If I Were a Parent of a Pre-Teen or Teenager

If I were the parent of a pre-teen or teenager, I would not allow him or her to use Facebook or Instagram.

Both platforms are highly addictive (in fact, they’re designed to be addictive) and potentially harmful to children’s health and well-being. Moreover, Facebook is the epitome of predatory capitalism. And young people are particularly ill-equipped to spot its abuses and defend themselves against such tactics.

Neither platform is held to even a minimal standard of decency. Facebook has even allowed itself to be used by foreign agents to undermine our democratic process. All for the sake of Facebook and its founder and executives — not even with the pretense of being in our and our country’s best interest.

In short, Facebook and its leaders, Mark Zuckerberg and Sheryl Sandberg, care about their wealth, status, and influence; they don’t care about your kids or mine.

Companies that have more social conscience and ethical bearing in their fingertips than does Facebook include Apple and Starbucks. Both are highly successful by any measure, showing you don’t have to be an immoral predatory capitalist to succeed.

But should any of this matter to a parent? That’s up to you. God knows I made enough parenting mistakes. I’ve been humbled. I have no interest in telling others how to rear their children. All I’m saying is, I’ve been too lack in recognizing the harmful effects to our kids of certain things, and right now its Facebook and Instagram that leads the pack. On a cost-benefit analysis, it’s clear to me the costs far outweigh the benefits for children.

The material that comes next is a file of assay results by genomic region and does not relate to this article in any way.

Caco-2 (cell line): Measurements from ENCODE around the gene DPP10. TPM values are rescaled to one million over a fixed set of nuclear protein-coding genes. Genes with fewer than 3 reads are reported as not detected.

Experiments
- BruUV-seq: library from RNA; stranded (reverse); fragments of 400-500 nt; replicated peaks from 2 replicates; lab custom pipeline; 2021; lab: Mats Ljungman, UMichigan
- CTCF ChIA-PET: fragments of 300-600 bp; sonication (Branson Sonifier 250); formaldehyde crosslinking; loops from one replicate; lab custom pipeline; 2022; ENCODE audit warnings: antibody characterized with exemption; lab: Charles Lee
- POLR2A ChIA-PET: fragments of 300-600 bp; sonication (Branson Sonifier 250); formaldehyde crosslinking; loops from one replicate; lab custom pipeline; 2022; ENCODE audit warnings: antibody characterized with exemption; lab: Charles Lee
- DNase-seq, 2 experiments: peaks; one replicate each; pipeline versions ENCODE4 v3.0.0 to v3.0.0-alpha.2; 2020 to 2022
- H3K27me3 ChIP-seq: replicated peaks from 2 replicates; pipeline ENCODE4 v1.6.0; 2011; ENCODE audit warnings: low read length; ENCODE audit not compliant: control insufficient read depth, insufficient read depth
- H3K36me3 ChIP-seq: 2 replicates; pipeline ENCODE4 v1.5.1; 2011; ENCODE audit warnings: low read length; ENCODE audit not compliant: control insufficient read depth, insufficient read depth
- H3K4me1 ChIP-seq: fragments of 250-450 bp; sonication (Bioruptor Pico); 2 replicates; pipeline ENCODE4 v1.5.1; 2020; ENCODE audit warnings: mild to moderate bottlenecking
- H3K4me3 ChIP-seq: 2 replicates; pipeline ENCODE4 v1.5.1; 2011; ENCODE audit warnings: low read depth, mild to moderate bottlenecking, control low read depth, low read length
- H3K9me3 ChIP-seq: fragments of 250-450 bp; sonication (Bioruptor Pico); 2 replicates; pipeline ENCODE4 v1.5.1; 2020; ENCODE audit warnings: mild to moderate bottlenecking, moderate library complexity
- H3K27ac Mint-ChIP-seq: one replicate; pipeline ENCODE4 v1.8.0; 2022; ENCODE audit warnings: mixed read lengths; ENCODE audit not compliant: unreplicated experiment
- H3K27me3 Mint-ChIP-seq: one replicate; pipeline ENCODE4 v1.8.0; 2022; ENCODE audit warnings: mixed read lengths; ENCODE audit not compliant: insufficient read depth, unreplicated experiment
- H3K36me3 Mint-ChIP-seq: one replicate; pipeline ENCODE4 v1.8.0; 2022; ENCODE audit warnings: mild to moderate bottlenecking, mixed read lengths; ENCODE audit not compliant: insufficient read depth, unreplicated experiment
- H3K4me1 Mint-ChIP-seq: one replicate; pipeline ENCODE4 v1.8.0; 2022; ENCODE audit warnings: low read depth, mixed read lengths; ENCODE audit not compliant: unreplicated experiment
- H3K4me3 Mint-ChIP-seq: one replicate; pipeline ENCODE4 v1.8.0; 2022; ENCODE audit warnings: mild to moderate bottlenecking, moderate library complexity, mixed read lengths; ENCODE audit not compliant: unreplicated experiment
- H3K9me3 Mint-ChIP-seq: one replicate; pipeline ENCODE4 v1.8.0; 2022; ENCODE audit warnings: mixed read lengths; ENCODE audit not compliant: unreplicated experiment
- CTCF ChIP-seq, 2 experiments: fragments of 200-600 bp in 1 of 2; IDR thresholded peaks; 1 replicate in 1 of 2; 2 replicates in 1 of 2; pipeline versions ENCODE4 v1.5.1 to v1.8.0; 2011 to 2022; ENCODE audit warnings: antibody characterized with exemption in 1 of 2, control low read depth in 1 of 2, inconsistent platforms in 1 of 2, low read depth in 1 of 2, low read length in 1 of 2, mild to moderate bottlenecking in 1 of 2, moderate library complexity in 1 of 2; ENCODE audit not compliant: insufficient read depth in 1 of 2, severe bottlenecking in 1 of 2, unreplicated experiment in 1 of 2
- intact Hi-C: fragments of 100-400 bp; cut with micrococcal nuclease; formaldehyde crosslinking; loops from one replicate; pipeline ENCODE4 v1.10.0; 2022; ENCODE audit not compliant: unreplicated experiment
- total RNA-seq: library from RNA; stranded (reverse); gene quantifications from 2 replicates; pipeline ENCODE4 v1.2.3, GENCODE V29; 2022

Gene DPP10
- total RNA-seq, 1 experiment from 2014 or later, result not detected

I could provide lots of data and studies to back up this claim, but you’ve probably already seen them. If you haven’t, then it’s probably because you’re not interested. Or believe the benefits outweigh the costs.

Here are the reasons cited by those teenagers who believe social media is having a mostly negative effect on people their age:

As an aside, my best guess is they’re underestimating the addictive and distractive effects. After all, the person addicted is often the last one to identify and acknowledge the addiction.

In any case, what’s clear, when you look at other society data, is something isn’t right, and there’s every reason to believe platforms like this are a contributing factor. One-quarter of college students are now considered disabled in some way. More teenagers are anxious, depressed, and suicidal than ever before. Indeed, suicide rates have been skyrocketing. The wheels are coming off and we’re focused on Likes, “friends,” and selfies. For heaven’s sake, don’t we care where this is leading us?

Living on one’s device is a poor substitute for real, authentic personal interactions and relationships. And it’s not conducive to developing the habits and skills that will serve one well later in life, either. Is it any wonder so many of our high school and college students seem unable to engage in deep thinking and critical analysis? Is it any wonder our society is so susceptible to manipulation by those skilled in the art of propaganda?

Indeed, is it any wonder reality television shows and culture “stars” dominate our attention and public discourse? Is it any wonder we elected a narcissistic reality-TV star to lead the Free World?

I’ve experienced personally the addictive power of certain internet platforms, including Facebook and Twitter. I disengaged from all of those platforms except Twitter and haven’t missed any of them.

But that’s me. Each person must decide what’s in his or her best interest. More importantly, those with kids must decide what’s in their children’s best interest. As much as my kids might grumble about it, I’ve come to believe the grumbling is nothing compared to the potential damage these internet platforms can do to our children.

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